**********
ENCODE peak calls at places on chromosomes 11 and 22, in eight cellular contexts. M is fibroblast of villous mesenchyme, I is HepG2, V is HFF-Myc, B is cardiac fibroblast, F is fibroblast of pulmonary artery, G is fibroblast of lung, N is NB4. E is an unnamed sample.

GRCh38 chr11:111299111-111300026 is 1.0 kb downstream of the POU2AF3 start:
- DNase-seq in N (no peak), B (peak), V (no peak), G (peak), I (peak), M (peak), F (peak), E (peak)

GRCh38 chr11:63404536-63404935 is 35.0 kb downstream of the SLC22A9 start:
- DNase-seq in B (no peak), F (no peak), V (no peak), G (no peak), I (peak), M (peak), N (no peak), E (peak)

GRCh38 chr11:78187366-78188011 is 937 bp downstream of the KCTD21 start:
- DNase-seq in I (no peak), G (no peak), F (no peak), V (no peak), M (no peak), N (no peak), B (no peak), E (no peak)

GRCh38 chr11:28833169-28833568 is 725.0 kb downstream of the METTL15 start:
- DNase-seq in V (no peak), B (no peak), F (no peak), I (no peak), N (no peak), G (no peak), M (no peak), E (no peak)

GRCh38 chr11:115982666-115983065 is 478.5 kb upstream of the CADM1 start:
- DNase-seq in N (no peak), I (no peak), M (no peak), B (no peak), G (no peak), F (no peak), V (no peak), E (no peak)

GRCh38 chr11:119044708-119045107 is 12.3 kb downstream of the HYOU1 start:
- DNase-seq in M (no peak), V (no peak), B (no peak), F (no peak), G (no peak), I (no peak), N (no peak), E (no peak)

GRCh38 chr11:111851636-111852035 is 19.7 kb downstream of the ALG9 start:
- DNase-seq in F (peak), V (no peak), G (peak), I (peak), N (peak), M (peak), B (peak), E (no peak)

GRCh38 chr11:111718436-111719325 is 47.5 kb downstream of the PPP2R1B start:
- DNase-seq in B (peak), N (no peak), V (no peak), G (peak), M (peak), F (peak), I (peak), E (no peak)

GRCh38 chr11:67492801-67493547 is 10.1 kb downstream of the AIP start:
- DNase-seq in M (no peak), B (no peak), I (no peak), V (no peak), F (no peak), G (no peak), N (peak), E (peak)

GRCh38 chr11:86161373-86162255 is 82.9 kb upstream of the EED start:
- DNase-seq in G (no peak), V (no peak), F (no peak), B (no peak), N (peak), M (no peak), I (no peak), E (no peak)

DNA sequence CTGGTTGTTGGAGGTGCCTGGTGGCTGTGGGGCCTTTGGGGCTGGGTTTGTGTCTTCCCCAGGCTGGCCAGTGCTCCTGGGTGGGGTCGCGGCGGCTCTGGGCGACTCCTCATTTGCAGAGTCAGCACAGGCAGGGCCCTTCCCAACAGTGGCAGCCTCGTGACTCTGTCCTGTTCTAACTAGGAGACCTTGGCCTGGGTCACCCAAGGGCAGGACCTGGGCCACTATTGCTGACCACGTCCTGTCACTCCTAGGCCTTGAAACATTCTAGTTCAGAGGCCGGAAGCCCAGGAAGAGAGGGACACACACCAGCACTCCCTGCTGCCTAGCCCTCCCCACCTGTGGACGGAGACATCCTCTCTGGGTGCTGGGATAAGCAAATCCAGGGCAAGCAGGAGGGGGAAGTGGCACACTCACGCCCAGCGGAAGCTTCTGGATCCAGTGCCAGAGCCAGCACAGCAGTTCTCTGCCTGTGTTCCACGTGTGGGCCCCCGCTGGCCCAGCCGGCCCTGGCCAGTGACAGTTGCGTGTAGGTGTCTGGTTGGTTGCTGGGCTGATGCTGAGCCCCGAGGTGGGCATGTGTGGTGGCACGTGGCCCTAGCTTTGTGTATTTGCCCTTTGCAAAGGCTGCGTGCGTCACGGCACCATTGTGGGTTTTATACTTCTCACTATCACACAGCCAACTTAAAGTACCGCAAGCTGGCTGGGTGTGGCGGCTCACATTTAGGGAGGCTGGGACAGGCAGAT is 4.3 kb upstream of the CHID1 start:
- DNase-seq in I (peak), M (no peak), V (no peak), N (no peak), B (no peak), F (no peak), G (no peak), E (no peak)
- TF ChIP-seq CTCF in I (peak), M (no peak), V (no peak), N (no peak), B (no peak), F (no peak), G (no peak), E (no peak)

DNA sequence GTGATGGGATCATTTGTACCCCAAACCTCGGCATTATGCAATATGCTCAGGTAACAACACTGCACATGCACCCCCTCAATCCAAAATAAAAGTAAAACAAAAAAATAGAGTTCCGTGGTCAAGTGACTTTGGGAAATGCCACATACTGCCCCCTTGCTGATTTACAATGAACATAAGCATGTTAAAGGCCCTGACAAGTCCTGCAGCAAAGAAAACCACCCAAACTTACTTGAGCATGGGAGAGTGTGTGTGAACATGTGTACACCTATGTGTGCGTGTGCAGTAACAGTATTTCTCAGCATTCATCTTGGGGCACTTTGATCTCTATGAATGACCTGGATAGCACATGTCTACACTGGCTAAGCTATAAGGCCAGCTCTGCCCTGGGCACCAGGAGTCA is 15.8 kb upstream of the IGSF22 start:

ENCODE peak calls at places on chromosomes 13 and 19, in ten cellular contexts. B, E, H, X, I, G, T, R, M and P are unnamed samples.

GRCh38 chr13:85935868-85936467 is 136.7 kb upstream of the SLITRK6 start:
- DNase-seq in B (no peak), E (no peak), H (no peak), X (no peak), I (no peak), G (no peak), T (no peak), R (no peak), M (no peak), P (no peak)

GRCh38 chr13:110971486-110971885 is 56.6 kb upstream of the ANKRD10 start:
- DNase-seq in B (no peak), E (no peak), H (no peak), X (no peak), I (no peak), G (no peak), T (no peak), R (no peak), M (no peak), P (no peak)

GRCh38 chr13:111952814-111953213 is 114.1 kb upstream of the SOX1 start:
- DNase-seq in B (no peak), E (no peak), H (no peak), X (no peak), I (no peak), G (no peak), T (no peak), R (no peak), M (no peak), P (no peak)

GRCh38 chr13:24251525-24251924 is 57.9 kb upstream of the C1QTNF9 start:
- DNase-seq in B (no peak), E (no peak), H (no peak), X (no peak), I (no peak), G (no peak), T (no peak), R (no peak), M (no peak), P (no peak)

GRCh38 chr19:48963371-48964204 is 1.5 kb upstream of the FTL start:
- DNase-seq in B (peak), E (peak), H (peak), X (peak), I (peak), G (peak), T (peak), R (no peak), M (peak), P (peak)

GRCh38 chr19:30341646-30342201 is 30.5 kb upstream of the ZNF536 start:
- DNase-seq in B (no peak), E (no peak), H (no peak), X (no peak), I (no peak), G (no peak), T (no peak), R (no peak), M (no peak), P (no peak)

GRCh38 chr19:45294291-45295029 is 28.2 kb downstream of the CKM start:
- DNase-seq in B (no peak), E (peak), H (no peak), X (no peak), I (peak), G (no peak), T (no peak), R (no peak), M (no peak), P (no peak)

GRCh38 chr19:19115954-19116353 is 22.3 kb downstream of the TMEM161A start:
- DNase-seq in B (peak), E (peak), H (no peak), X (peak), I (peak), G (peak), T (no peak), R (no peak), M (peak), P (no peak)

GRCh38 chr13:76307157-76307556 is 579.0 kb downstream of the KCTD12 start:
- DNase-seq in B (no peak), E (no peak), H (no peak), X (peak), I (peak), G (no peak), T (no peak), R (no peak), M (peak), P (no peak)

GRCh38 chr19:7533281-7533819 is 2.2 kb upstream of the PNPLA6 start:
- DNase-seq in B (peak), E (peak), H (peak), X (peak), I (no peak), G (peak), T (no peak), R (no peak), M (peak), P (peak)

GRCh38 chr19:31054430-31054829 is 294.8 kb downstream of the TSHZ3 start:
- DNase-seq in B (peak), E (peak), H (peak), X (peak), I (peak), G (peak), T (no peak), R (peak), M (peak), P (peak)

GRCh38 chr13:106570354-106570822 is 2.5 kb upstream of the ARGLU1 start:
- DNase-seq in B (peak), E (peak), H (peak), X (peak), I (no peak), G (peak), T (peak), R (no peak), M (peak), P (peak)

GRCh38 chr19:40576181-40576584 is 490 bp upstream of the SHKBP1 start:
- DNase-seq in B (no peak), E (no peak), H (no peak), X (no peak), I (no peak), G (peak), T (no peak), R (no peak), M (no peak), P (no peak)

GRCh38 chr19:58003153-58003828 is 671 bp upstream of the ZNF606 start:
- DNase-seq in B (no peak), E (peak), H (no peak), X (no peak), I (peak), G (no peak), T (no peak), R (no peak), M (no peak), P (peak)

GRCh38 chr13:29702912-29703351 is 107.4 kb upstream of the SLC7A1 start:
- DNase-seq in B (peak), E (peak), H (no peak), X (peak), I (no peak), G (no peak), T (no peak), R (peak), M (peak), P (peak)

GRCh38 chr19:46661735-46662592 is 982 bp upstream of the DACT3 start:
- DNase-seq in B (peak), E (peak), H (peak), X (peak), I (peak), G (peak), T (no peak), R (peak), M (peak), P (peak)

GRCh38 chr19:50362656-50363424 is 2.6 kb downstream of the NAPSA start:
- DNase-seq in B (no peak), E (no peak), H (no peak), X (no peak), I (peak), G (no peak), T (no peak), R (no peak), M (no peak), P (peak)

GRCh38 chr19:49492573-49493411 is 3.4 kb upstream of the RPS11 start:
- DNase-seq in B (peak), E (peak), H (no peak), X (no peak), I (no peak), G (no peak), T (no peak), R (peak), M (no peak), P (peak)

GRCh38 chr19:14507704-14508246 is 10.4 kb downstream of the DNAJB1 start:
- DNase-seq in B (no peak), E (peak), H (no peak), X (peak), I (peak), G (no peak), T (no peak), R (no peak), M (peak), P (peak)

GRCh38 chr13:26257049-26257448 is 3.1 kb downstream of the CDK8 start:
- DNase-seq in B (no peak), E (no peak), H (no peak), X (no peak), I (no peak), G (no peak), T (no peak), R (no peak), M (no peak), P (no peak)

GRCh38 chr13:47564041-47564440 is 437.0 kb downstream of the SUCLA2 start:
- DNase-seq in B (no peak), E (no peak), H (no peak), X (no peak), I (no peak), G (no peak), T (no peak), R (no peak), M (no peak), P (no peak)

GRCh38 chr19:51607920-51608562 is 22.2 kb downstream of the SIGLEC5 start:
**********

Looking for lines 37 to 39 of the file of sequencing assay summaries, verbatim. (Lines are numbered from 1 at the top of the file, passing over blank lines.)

GRCh38 chr19:30341646-30342201 is 30.5 kb upstream of the ZNF536 start:
- DNase-seq in B (no peak), E (no peak), H (no peak), X (no peak), I (no peak), G (no peak), T (no peak), R (no peak), M (no peak), P (no peak)

GRCh38 chr19:45294291-45295029 is 28.2 kb downstream of the CKM start: